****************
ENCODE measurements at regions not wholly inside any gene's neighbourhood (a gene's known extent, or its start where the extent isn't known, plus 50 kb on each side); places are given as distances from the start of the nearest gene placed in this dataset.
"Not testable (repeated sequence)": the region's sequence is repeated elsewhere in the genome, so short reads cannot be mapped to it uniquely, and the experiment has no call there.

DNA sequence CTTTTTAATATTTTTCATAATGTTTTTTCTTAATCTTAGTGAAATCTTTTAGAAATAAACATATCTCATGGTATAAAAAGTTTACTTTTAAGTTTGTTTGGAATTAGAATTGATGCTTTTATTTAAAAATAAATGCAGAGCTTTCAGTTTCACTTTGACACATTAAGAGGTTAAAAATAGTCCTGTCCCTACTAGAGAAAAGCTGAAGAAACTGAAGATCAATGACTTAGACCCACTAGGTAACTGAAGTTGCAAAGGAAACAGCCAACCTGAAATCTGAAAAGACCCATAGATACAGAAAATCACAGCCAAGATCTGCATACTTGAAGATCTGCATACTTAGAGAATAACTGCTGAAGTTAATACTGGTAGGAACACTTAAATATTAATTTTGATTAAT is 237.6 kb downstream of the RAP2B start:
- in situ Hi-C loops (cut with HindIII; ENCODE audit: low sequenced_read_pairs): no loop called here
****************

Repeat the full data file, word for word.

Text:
ENCODE measurements at regions not wholly inside any gene's neighbourhood (a gene's known extent, or its start where the extent isn't known, plus 50 kb on each side); places are given as distances from the start of the nearest gene placed in this dataset.
"Not testable (repeated sequence)": the region's sequence is repeated elsewhere in the genome, so short reads cannot be mapped to it uniquely, and the experiment has no call there.

DNA sequence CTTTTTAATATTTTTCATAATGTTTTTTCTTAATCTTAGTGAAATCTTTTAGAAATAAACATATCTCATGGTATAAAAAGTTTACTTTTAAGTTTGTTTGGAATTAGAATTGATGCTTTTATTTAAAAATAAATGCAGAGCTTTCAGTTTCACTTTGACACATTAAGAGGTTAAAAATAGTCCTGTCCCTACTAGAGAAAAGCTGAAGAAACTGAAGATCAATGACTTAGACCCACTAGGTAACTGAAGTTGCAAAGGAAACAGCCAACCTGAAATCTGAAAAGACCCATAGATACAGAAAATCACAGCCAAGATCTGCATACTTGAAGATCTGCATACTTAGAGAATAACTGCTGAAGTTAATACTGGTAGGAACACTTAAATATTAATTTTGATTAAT is 237.6 kb downstream of the RAP2B start:
- in situ Hi-C loops (cut with HindIII; ENCODE audit: low sequenced_read_pairs): no loop called here